I’m a pretty casual speaker, and my lingo on the daily is typically meme-y and crass. So when it comes to the workplace, my words come off pretty direct, causing problems. In the past, I’ve been so direct that managers have needed to tell me in one-on-ones to speak more softly, and I tell them, “Well, I don’t know how else to say it.”
Nonetheless, I’ve learned over the years if you remain too casual, your decisions and words lose impact. Even if it all feels like bullshit at the end of the day, being professional is a key element to growing your career. You want to be taken seriously — you’re not going to get stakeholder alignment if you’re seen as a clown.
So I’ve learned and paid attention during the years to what word choices to use to remain professional in the workplace. You have to learn to communicate in a communication game.
Here are some professional ways to say common casual phrases.
This sucks. This doesn’t look clean enough
As a designer there are a lot of moments where you’re looking at someone’s work, whether it be another designer or an engineer’s front end work, and you’ll think to yourself holy shit this is bad. It’s lacking quality, really junior looking, and is not clean. How do you tell them it’s bad and not up to par?
This doesn’t look clean enough → I think this could use more polish
Most of the time, saying “This could use more polish” is sufficient to the other person that there needs more work. If they’re unsure why or in what way, they will come ask you, and then you can guide them nicely.
What’s the deadline on this? When do you need this by?
Out of college I always asked my clients, what’s the deadline? It sounds weird and unprofessional because in the workplace there is no “deadline,” everyone understands things happen and it gets done when it gets done. But there is always a level of urgency, so instead, ask in the form of timelines. What is the timeline? What’s the timeline we’re working with? What are we thinking about in terms of timeline?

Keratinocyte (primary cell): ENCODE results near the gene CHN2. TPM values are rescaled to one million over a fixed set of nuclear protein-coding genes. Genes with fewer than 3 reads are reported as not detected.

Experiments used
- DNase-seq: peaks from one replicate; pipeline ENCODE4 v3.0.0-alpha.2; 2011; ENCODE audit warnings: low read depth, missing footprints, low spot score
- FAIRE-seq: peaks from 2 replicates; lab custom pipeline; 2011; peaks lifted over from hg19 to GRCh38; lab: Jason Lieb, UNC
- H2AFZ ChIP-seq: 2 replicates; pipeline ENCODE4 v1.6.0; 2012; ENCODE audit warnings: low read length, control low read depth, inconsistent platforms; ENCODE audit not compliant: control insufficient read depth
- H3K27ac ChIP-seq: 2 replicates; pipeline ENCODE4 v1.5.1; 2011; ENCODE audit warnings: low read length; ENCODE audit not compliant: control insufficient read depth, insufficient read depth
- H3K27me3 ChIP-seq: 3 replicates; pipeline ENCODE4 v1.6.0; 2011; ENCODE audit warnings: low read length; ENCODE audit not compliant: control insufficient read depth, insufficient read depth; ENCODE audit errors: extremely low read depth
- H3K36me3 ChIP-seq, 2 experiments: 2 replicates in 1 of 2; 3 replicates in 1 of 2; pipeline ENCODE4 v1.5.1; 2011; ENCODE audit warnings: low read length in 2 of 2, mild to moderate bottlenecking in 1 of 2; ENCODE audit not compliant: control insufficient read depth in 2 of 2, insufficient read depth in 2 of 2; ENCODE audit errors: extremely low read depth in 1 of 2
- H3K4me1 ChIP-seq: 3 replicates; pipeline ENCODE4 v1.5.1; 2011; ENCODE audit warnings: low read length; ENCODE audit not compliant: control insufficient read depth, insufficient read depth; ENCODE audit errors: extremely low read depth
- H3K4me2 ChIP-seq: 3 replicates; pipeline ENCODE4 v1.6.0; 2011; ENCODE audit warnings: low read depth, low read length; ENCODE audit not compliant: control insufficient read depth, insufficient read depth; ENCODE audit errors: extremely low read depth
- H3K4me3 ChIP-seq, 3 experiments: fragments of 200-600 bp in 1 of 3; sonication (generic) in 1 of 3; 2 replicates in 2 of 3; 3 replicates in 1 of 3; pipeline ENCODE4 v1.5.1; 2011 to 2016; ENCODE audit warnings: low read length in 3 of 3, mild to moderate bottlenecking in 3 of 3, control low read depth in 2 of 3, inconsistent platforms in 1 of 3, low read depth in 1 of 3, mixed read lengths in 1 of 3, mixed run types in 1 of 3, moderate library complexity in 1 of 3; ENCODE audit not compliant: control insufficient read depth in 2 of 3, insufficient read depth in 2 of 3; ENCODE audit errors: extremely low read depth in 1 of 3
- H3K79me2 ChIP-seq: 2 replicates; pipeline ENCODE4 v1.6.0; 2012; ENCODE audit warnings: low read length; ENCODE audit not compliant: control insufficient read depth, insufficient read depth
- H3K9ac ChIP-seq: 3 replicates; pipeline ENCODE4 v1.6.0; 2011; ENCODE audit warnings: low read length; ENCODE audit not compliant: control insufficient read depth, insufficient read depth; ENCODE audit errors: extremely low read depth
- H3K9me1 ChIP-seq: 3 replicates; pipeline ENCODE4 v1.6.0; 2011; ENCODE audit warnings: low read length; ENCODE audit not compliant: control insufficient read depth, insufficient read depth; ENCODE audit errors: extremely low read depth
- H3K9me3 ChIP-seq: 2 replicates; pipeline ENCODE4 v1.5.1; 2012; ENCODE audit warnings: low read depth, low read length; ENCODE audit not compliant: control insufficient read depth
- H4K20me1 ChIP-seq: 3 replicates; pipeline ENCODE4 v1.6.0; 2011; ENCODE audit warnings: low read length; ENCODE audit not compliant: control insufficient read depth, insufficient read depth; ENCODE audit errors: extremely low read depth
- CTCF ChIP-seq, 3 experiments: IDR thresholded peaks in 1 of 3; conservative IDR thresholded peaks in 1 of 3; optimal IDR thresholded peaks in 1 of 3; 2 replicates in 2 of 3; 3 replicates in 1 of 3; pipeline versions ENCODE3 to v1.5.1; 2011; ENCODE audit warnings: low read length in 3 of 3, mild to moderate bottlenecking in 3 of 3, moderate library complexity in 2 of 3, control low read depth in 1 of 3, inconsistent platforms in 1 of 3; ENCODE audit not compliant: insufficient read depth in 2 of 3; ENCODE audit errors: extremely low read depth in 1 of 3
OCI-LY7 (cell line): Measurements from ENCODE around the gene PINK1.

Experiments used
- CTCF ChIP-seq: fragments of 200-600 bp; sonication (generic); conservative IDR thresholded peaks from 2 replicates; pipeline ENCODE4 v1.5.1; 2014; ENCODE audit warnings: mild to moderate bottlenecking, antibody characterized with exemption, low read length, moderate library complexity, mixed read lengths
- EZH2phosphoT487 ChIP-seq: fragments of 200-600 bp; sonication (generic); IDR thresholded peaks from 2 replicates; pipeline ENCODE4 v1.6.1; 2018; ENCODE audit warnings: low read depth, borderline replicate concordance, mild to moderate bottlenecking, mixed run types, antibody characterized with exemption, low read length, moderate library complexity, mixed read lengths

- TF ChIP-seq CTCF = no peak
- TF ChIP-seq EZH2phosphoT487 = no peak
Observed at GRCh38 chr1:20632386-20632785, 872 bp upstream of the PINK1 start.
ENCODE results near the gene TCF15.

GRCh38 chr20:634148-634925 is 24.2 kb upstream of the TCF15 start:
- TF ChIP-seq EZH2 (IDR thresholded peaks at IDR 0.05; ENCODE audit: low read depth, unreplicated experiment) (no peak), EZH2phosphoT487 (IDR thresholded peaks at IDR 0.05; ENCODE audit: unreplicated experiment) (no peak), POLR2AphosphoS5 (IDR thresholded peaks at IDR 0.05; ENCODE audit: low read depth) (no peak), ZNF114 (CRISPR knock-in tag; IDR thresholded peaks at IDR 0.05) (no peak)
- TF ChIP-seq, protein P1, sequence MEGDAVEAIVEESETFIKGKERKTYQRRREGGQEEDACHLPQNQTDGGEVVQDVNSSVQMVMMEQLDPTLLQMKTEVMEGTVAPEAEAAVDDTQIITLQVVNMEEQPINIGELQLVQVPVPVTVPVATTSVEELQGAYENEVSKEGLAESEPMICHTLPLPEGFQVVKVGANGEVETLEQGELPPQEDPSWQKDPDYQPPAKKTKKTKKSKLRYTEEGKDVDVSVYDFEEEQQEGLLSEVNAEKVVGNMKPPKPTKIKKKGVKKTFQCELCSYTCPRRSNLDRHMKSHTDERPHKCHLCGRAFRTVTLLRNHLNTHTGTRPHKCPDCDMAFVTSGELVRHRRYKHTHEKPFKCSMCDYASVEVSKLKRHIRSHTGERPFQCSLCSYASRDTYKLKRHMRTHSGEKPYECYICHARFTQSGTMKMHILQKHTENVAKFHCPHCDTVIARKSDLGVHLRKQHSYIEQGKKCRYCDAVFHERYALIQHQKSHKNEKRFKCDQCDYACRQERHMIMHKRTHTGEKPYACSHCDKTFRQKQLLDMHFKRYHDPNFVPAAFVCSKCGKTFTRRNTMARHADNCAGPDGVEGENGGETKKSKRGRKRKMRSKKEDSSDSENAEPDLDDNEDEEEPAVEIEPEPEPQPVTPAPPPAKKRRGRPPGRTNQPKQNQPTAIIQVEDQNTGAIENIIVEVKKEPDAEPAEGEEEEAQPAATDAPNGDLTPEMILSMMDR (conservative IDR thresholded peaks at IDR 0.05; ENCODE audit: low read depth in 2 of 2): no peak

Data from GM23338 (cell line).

What’s the deadline on this? → How flexible is the timeline?
Is this your own opinion?
You always have that one person who is super opinionated, whose voice shouts louder than the rest of the room. He/she talks the most, and it makes it feel like whatever he/she says is representative of the rest of the room. Instead of being an asshole and asking straight up, “Is this your own opinion?” Try this:
Is this your own opinion? → Does the team feel strongly about this?
It forces the rest of the room to open up to talk about their own thoughts, without putting a weird spotlight on the other person.
That’s fucking bullshit
We feel this all the time. It’s hard to keep it in but I found some good ways to show that in a productive and communicative way. Imagine you had a project ready to ship but an executive has stopped the project altogether with no explanation. You can talk about it in the form of, “It’s frustrating to hear that we couldn’t ship this. I really wish they would have reconsidered,” or perhaps, “What has to happen for us to ship?”
That’s fucking bullshit → It’s frustrating to hear…
That’s fucking bullshit → What has to happen for us to…[ship?]